“It was a really cool experience,” he said. “I started out on the third line with Cabrel Labossiere and Hunter Wallace. It was an odd line. Labossiere is about 6-foot-4, Wallace is about 5-foot and I’m in the middle at 5-foot-6. It looked funny but we just came out flying. We scored four or five goals in the first two games. We clicked really well. So, later in the tournament the coaches moved me to a line with Connor Roulette and Eric Alarie and one game we had five points in a 6-4 win. It was really good.”

It’s been quite a ride, but it’s not like it wasn’t expected. Dawson has been a noticeably gifted player since the day he started playing the game with his older brother Riley, 18, who now is a counsellor at Camp Massad in Sandy Hook (where their younger brother Benjamin, 12, is also a camper).
“I started playing when I was four years old - Timbits in Garden City,” he recalled. “Then I grew up playing for the Seven Oaks Raiders until I was 10 and then in my 11 and 12-year-old seasons, I played for the Rebels. The first year I played for the Rebels was the first year they had a team. At 13 and 14 I played for the Hawks and then in my second year with the Hawks we won the provincial championship and went to Westerns. It was great. Then last year, as a 15-year-old, I played for the U16 team in Sioux Falls.
“As a 15-year-old, I was younger and smaller than most players in that league. The travel was so much different. We played a schedule with more than 60 games all over the United States for the entire season. It’s a long season. And we practiced every single day, Monday through Friday. Every weekend we had a showcase and played at least three, often four games in the weekend.”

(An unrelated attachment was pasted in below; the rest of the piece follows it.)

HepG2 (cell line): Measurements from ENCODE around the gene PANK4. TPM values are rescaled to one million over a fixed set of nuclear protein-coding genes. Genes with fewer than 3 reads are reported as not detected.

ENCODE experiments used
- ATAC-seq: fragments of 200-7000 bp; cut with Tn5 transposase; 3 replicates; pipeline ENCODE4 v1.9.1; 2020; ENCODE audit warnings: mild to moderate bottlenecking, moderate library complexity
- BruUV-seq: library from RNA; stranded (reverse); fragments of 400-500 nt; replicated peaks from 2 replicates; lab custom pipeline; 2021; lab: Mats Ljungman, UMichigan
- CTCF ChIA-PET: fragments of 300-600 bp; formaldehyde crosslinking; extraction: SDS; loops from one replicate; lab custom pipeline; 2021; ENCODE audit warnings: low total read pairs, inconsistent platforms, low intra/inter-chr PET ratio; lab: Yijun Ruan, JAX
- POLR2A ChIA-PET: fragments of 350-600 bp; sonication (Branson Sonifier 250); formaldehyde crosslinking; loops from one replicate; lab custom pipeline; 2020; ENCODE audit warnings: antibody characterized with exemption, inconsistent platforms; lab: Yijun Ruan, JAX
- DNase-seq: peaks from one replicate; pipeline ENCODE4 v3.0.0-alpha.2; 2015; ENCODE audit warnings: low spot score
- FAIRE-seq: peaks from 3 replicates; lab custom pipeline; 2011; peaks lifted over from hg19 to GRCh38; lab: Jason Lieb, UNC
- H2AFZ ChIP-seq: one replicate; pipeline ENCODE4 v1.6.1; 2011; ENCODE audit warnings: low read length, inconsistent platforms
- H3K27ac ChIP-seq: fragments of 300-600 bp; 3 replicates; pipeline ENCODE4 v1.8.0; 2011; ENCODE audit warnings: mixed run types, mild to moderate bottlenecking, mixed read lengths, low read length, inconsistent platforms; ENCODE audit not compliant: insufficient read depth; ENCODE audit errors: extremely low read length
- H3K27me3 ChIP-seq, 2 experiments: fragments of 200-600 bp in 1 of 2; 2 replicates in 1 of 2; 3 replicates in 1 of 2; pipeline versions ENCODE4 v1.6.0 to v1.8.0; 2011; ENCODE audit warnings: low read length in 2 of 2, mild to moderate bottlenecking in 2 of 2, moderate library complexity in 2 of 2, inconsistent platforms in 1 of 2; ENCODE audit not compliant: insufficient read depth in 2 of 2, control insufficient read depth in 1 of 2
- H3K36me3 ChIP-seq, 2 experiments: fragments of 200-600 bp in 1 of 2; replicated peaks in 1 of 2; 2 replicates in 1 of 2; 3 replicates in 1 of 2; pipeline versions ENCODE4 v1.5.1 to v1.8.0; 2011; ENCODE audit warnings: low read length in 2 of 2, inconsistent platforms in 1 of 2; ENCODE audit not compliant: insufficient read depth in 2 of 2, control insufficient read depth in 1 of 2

“But I love it there. It’s way different than being at home and playing with the same guys my whole life. It was like a new start. Living away from home was different but it was definitely for the best. My plan this year is to go to Portland’s main camp, make the team and stay there. But if I don’t make the Winterhawks, I’m going to go back to Sioux Falls and play for Noelle and the U16 team again.”

Coach Needham certainly loved having him in Sioux Falls.
“He was a year younger than most players and despite his size, his IQ and skill set were so good that I really wanted to work with him,” said Needham, who played six seasons in the highly-regarded Shattuck-St. Mary’s program. “And he turned out to be a great kid. He has a contagious personality. He was a really good teammate. His biggest adjustment was consistency, just to be good every day. But by the end of the season, he took a big step with the development of his mental maturity. He was no longer up and down, but was consistent every day.
“He’s obviously a good hockey player, but he’s also a great kid and a good person. I hope he makes it in Portland, but there will be a spot for him here if he doesn’t. He was among the top U16 players in the country as a 15-year-old.”